The diet is a high fat, adequate protein and low carbohydrate diet which many may claim unpalatable, but with time and imagination it can be made acceptable. The diet does seem daunting at first but it gradually becomes a routine which becomes a part of normal family life. It gives me pleasure to plan and prepare Leah’s meals as I see the positive affect on her well being.


Our daughter began the diet in February 2000 and within 4 months she was seizure free. Over the next year we weaned her from all medication. It has been truly a miracle to see her emerge from the medications! She has a bright and bubbly personality and enjoys life, including school work!


Leah continues under the care of her Adelaide neurologist and we are in contact with the dieticians at the Royal Children’s Hospital in Melbourne, where we initiated the diet.


Another invaluable source of support and encouragement have been internet mailing lists … a huge network of parents worldwide with children currently on the diet.


We hope sometime in the next year to wean Leah from the diet and pray she will remain seizure free.


Janette, Garry, Rachel and Leah

“Catamenial Seizures and Contraception”

My Story: I am a 25 year old wife, sister, daughter and friend. This month I had an amazing experience. I received my drivers licence! Off my P’s and all! Most people just expect to get their licence – don’t regard it as anything special. But I truly appreciate it as “the privilege of driving” (as my doctor put it).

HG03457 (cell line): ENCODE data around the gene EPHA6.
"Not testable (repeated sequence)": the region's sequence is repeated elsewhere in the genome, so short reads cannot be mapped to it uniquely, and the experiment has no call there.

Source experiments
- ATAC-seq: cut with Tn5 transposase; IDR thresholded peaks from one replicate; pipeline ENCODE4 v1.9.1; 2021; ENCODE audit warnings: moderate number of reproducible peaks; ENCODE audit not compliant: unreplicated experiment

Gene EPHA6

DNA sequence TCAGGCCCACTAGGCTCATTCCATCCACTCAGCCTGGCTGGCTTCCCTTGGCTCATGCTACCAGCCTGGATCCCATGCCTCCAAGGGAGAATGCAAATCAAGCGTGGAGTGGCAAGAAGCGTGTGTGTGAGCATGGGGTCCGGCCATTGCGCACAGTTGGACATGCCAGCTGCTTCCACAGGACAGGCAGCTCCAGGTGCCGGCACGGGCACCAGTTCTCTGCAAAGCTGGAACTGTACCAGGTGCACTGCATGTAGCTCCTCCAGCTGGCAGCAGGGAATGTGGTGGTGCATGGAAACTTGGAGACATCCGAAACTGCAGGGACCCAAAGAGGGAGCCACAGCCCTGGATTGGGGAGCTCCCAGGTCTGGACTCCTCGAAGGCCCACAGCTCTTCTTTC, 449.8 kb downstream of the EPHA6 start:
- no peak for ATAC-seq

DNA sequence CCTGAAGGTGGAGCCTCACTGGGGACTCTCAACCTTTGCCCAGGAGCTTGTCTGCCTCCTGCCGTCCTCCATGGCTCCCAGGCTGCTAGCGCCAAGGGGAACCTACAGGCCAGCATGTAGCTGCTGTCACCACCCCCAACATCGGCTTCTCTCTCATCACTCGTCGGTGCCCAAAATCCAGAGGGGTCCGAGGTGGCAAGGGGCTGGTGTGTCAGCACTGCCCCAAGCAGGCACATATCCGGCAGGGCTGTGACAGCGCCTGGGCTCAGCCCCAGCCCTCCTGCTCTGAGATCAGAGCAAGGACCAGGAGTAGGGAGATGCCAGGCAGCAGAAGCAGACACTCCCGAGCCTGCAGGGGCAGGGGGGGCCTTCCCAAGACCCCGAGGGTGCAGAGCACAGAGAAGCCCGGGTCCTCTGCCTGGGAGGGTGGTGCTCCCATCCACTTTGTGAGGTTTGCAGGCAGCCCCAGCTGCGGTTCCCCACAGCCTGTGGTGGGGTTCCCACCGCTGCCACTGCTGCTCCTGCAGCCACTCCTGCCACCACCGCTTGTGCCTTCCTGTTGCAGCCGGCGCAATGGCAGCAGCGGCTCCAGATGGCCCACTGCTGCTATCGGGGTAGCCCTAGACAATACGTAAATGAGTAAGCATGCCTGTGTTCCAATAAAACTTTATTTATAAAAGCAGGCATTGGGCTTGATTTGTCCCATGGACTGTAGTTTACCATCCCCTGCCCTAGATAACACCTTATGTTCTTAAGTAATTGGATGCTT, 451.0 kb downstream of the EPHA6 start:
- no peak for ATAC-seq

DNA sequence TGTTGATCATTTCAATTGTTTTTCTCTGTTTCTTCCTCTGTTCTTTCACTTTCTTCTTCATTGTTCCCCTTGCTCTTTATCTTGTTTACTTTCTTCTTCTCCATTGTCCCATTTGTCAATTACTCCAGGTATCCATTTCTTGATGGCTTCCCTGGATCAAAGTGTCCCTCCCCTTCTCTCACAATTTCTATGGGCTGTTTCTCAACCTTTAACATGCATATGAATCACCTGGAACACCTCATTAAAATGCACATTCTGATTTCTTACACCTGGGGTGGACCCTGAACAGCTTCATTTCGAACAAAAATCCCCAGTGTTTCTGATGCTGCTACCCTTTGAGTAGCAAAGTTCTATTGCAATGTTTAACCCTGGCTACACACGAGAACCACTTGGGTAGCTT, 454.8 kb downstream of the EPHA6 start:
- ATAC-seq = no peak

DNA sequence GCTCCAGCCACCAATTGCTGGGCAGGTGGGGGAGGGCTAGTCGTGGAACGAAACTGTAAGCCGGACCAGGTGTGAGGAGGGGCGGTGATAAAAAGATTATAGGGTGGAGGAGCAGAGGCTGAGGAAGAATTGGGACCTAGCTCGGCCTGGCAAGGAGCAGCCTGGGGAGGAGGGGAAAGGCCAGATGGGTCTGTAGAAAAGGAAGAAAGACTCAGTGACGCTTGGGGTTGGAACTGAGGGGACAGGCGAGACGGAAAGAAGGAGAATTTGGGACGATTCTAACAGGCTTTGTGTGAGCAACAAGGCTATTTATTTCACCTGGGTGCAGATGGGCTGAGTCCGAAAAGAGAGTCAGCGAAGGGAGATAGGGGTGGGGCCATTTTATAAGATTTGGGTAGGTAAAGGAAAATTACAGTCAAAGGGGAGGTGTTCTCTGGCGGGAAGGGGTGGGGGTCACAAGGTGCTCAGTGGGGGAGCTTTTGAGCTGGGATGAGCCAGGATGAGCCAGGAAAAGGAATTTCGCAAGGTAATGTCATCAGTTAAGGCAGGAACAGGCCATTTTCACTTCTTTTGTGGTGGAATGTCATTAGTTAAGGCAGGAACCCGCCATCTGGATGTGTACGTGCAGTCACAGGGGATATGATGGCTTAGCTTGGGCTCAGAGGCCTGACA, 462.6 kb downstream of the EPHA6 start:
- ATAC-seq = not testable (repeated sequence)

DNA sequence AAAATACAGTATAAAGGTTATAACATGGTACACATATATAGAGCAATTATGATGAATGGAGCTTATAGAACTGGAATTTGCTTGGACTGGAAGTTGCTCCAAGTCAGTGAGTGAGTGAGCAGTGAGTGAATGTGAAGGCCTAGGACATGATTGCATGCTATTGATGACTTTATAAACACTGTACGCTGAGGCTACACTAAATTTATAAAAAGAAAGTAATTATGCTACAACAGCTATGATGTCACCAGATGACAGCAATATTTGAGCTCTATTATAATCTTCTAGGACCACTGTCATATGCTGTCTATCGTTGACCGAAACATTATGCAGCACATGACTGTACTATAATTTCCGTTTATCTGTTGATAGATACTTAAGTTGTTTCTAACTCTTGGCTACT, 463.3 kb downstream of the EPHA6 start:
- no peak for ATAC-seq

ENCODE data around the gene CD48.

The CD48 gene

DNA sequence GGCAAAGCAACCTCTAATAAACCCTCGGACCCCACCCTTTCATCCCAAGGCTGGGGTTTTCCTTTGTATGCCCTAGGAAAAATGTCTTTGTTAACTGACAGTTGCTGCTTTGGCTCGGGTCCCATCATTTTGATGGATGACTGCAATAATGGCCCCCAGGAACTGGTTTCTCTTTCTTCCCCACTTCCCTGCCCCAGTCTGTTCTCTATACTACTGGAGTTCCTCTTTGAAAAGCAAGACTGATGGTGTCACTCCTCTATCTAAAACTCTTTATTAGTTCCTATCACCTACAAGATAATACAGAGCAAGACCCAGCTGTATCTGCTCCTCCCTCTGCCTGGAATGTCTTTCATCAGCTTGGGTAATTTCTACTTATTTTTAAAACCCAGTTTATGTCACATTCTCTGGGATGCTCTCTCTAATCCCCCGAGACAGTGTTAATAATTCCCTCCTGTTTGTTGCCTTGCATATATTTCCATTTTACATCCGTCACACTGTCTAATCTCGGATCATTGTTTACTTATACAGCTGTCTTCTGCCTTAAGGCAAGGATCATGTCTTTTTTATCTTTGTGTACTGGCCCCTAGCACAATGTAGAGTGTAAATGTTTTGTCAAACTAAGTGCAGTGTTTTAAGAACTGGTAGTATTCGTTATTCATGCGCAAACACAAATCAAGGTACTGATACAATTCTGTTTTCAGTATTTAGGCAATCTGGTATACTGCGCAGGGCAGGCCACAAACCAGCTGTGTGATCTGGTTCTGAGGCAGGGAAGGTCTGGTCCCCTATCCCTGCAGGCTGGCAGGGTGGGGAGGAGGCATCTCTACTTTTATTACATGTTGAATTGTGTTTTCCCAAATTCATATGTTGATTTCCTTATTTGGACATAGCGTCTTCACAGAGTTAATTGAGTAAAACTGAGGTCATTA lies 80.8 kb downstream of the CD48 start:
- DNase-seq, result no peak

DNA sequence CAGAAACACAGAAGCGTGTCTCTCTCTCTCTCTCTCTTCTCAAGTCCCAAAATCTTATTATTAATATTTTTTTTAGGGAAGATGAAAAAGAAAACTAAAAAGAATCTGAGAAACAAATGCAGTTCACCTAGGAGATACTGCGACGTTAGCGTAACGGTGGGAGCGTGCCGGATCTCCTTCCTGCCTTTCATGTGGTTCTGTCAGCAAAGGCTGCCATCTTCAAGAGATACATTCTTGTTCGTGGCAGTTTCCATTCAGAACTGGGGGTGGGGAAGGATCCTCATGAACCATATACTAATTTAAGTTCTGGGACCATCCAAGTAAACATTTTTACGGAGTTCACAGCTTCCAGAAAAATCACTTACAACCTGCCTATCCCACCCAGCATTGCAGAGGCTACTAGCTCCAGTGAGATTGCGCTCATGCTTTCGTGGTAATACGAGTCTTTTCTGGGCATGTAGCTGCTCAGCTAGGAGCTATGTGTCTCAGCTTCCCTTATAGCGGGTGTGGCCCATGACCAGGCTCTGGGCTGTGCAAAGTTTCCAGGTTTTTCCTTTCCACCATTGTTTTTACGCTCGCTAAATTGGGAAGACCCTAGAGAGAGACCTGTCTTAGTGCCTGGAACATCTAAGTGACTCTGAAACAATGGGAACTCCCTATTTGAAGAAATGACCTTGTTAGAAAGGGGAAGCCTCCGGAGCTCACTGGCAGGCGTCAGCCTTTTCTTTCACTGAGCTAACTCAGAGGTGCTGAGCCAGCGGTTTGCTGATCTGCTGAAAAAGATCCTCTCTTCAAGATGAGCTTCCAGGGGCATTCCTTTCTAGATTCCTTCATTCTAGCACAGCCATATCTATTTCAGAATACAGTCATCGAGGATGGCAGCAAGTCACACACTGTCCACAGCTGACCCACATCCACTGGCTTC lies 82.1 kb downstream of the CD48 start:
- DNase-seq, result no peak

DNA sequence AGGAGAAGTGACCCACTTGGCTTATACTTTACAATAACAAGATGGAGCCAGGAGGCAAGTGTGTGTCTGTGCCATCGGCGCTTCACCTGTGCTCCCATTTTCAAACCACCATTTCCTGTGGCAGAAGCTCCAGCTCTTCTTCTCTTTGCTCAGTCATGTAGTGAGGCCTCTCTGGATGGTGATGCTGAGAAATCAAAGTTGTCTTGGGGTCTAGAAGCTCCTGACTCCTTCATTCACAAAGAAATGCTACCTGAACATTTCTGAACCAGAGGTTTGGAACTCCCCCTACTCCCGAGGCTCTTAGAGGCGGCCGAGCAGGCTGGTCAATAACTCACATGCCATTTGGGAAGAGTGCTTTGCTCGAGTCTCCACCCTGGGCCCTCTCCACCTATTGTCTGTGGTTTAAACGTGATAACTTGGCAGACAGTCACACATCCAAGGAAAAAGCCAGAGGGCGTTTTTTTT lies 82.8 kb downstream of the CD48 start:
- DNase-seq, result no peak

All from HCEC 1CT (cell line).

Getting my licence was enough to bring tears of joy and relief –
… but the bitterness still lingers.


Nobody can truly know the pain of epilepsy ‘till they have been there. No one can really understand the feelings of shame, of dependency, of self–loathe, of denial, and of heartbreak,including the doctors! When I started to have seizures, I was 12¾ years old. I was prescribed Tegretol. The next year, at 13½ I started to have periods. For the next eight years, during all my teenage years, the doctors couldn’t do anything to control my condition. They tried various strengths of Tegretol and two other drugs. Seizures still came, ranging from every 6 weeks to 3 months. In my eyes, I felt that my doctor regarded me as a case that nothing more could be done. Not considering me as a real person, with feelings. At no time did any of my doctors suggest that I could be having catamenial seizures. Seizures related to an imbalance in hormone levels, as a result of monthly menstrual cycles. And that if it was the case, I could take a drug that might help me, by controlling the imbalance of hormones.